Interview with Todd Holden, Greater Manchester Chamber of Commerce

MCFly spoke to Todd Holden, Head of Low Carbon Policy and Programmes at Greater Manchester Chamber of Commerce, about low carbon supply chains, steady state economy and how we can influence businesses to act more envronmentally.

Can you tell us a little about your role at the GMCoC and when and why it got setup?
Well the role of low-carbon policy and programming has existed for almost two years now and the main rationale behind it was that the low carbon economy is growing all the time and in terms of its scale it is growing faster in the UK than any where else in the world. At at time when most parts of the economy aren’t growing we want to get behind it. Manchester is doing quite well in terms of developing and getting behind it and so it seemed like a very good time to have a dedicated resource. Not just from a policy point of view but from a practical perspective in terms of helping our members and developing projects.

Do you think that there are ways to have a growing carbon economy without using up more and more finite resources?
I think there is a clear need for us, as we go forward, to de-couple the use of resources and resource/energy-efficiency programmes are a good way of doing that. They have significant implications for the bottom line of businesses and they also reduce their environmental impact. In terms of the wider economy, we can grow in a more sustainable way than we are at the moment so it’s about how we adopt those best practices and how we change the way we consume, and how we move from a consumer-led society to one which is more service-focused where we don’t own as much stuff, so we don’t throw away as much stuff so that’s the big move we need to make… When you have population growth and a growing pressure on finite resources and rising costs, the only way we will be able to afford the lifestyles we have now is to go towards services.

What do you think about the concept of a Steady State Economy?
The Sustainable Development Commission did a really interesting report called ‘prosperity without growth’ which was looking at growth, issues around GDP, social wellbeing and social values. I think the challenge around steady-state is that it is almost impossible for a single geographical location to do on its own without facing the economic penalties for doing it and the problem with that is that it has social consequences. I think the idea that there is even a small part of the economy that is not growing is really difficult to achieve in reality without a lot of social inequality. That’s not to say that’s isn’t possible or desirable – it’s just very difficult to achieve right now from where we are.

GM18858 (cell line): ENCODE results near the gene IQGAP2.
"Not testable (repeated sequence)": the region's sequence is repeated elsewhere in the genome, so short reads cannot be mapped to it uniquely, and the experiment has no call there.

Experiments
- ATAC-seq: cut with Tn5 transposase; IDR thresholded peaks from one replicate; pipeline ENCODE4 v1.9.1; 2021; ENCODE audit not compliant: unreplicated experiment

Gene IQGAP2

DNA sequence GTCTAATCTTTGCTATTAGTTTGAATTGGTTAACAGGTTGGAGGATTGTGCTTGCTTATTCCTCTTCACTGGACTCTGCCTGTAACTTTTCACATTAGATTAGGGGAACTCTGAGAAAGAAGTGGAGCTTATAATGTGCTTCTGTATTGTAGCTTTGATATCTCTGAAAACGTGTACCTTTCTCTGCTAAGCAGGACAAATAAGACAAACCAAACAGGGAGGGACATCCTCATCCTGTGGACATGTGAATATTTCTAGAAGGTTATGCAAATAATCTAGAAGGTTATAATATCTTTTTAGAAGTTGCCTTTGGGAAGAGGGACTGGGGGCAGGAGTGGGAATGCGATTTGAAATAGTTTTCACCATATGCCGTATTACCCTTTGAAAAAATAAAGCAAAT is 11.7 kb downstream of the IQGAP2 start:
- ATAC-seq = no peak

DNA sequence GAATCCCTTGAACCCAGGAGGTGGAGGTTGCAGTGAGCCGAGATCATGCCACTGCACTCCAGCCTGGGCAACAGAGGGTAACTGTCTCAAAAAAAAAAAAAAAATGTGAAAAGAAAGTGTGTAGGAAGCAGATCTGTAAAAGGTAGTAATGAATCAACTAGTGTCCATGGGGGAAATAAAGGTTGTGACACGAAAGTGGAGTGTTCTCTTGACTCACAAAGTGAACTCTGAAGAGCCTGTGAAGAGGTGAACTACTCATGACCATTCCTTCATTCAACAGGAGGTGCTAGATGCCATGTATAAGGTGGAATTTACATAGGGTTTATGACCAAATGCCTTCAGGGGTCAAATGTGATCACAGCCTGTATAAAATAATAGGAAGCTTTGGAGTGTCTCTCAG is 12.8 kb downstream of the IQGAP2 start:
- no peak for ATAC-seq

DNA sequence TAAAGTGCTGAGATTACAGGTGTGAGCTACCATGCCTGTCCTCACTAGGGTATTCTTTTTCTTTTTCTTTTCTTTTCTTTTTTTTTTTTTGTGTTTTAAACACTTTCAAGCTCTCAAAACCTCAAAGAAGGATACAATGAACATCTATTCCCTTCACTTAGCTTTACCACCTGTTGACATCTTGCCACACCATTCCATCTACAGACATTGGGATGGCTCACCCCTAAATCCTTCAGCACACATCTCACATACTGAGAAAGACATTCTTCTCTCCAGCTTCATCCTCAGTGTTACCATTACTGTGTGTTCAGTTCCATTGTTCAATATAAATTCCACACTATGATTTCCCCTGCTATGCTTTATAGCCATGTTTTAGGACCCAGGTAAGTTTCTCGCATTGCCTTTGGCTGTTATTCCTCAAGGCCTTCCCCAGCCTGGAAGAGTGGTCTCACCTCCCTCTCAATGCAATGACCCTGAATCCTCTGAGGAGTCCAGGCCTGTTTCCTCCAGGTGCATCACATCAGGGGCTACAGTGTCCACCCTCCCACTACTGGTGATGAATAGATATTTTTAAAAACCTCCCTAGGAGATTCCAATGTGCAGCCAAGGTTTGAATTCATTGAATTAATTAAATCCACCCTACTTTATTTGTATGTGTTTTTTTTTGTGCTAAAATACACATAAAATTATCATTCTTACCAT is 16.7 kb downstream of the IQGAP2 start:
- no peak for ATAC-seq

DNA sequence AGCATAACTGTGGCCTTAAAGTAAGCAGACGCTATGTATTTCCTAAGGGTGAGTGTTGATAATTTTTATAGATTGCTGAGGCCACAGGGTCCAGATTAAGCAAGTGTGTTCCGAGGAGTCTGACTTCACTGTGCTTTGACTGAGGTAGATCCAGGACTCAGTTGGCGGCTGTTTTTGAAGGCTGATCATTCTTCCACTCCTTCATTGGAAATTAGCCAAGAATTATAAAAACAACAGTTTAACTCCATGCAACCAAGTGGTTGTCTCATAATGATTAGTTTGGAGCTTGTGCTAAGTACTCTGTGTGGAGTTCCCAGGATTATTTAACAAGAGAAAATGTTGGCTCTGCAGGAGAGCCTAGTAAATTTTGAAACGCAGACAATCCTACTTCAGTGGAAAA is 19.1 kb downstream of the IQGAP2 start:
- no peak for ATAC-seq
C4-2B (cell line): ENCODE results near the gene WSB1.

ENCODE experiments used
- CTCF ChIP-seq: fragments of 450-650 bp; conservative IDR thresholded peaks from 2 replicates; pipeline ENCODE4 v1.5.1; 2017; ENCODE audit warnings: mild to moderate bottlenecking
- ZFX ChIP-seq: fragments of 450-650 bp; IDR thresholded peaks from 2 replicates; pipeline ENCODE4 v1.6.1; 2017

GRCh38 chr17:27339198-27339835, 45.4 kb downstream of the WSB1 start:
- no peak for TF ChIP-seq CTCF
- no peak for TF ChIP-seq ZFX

I understand the chamber of commerce is looking to develop low carbon supply chains. Can you tell us a little more about that?
Yes, we’re developing a low carbon framework. We recognise that one of the barriers in terms of accessing support is that companies don’t necessarily know what they want or if they do, they don’t know if they support that they are getting is reliable. If you were a businesses thinking about generating some of your own electricity, you would quite easily find people who say you need a PV system or you need a wind turbine. What you wouldn’t find is somebody will say that actually PV isn’t appropriate and what you need is this – there’s no independent source of information.

So the idea of these of these frameworks is to collate a list with all the providers from everything from insulation of buildings to retrofitting to getting your boilers and other technologies. So it’s about giving people confidence about the providers, that they are legitimate and that they have controls in place and the final part of the process is getting people who will fit the technologies in situ. So hopefully that will be up and running in the next 6-8 weeks.

How can councils and people influence businesses and help encourage environmental policies?
One way to influence businesses is through regulation and tax breaks which is what national government does. Another way to influence businesses is through demand. The local authorities have quite substantial buying powers so the use of public sector money is a very powerful mechanism. Keeping the money within GM and making it work harder for the region is probably one of the big ways of influencing businesses. Also if you want people to follow then you need to get your own house in order pretty quickly. That ability to act as an exemplar whether that is in your travel policy or your energy, you need to have your own house in order before you talk to others about taking it up.

As individuals we can also influence our employers to get involved in things and take up opportunities to save energy. Also if individuals see something they don’t like they should speak to their MPs and councillors – talking to these elected members to raise your concerns is a really good way to taking action and we’ve found that it tends to be quite effective.

The full transcript of the interview is on our website under the interview tab.

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About manchesterclimatemonthly

Was print format from 2012 to 13. Now web only. All things climate and resilience in (Greater) Manchester.
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